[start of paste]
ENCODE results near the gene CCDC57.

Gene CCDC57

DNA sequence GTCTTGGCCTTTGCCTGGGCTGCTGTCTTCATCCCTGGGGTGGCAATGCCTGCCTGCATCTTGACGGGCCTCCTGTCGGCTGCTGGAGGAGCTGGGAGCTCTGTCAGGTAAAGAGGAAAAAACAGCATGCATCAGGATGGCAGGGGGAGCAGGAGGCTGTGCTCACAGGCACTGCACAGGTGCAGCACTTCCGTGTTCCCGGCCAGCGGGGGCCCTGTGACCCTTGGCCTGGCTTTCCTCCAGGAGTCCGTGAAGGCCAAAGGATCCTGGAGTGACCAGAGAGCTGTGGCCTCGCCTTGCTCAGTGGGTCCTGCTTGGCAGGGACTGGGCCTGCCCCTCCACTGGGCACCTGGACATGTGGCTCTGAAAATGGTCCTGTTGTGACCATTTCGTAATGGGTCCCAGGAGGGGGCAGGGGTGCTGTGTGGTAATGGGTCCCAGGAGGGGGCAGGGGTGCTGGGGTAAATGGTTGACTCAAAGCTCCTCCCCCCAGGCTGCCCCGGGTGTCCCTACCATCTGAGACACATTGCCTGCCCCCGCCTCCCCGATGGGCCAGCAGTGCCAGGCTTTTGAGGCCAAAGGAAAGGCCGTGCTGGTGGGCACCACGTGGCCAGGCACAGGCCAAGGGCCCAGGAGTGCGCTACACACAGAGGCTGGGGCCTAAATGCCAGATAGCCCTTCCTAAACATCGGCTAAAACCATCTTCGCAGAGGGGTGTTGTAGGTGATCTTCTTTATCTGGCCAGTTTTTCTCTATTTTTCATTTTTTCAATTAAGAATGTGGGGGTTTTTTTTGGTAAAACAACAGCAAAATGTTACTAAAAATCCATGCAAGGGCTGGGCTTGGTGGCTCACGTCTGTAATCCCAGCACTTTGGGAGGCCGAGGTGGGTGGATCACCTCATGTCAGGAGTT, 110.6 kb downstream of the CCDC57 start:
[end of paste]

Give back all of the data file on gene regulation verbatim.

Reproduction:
ENCODE results near the gene CCDC57.

Gene CCDC57

DNA sequence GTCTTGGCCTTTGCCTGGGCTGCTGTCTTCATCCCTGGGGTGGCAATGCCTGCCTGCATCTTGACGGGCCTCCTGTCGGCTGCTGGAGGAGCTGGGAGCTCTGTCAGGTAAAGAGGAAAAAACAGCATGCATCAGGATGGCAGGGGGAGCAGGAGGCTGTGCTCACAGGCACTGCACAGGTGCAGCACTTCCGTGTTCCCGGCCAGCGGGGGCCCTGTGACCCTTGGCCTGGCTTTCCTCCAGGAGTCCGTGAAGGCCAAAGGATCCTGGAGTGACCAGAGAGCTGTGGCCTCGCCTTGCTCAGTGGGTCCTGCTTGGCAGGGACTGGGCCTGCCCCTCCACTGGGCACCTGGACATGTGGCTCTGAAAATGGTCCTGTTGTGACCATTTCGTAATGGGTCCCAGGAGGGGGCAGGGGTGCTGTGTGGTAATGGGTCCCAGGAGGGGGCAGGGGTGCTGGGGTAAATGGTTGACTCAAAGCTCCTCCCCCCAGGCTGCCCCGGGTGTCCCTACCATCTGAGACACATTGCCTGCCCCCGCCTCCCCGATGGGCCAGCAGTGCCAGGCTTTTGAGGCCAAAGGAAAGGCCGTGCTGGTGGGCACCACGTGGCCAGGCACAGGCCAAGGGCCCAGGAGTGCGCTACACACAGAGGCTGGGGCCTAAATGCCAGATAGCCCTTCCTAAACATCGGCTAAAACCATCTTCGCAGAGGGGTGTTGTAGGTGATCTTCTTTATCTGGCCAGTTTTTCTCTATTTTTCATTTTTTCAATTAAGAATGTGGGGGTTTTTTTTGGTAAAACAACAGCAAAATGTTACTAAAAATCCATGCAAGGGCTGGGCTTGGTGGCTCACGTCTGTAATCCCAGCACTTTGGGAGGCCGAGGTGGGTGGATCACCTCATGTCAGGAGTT, 110.6 kb downstream of the CCDC57 start: